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State unemployment systems tested by surge of applicants

(AP) — Americans are seeking unemployment benefits at unprecedented levels due to the coronavirus, but many are finding more frustration than relief.

State websites and phone lines across the country have been overwhelmed with applicants — causing sites to crash, phone lines to ring busy and much-needed payments to be delayed. While many states are doing their best to respond — adding staff, updating technology and streamlining the process — it’s tough to keep up with the pace of demand.

About 10 million people applied for unemployment benefits in the two weeks ended March 27.

“There’s no hospital system in the world that’s designed to handle what we’re dealing with,” Ohio Lt. Gov. Jon Husted told reporters. “Our unemployment compensation system’s the same way.”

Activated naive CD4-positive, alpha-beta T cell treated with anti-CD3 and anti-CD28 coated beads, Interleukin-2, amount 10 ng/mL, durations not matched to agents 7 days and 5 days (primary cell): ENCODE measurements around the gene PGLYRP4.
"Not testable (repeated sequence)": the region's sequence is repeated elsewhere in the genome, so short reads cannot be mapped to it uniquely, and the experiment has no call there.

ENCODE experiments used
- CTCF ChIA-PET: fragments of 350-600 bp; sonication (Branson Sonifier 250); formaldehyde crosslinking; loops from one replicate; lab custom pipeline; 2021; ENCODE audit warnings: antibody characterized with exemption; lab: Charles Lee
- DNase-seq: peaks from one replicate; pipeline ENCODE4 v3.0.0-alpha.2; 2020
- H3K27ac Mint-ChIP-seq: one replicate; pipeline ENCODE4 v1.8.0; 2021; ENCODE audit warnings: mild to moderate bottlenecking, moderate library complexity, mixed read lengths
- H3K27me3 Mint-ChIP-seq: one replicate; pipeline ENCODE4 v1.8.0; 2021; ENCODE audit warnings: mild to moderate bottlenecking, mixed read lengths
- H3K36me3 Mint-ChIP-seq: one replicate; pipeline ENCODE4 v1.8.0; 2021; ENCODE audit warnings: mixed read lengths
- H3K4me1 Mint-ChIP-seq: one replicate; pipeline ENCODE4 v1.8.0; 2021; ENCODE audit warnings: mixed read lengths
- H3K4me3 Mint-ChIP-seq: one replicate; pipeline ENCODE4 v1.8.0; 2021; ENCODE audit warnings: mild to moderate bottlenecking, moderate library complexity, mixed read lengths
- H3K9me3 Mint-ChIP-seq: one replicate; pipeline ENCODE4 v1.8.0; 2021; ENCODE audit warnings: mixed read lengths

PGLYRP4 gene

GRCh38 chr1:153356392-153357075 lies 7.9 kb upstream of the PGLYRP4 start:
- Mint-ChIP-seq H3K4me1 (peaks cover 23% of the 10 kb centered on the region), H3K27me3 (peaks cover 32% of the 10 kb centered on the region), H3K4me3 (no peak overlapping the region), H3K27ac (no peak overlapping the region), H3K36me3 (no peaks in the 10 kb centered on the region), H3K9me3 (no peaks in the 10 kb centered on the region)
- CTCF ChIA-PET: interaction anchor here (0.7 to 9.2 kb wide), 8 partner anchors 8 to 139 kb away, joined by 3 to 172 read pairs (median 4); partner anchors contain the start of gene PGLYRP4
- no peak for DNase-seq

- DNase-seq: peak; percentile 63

Ohio handled twice as many claims in the past two weeks than it had over the past two years. The state has increased its online capacity for processing claims 20 times, added hundreds of workers, yet users might still encounter delays.

New York’s Department of Labor said its phone system recorded more than 8.2 million calls last week, compared with 50,000 in a typical week. Its online filing system received 3.4 million visits during that time, compared to the usual 350,000. The site has crashed several times in recent weeks under the burden.

To handle the influx, New York has added 20 servers, hundreds of staff and expanded its hours of operations. It’s also trying to reduce the surge– as are Colorado, Kentucky and Michigan — by asking people to file on different days based on the first letter of their last name.

“It is not working as smoothly as I would like to see it,” Governor Andrew Cuomo said. “It’s compounding people’s stress.”

It’s a problem playing out across the nation.

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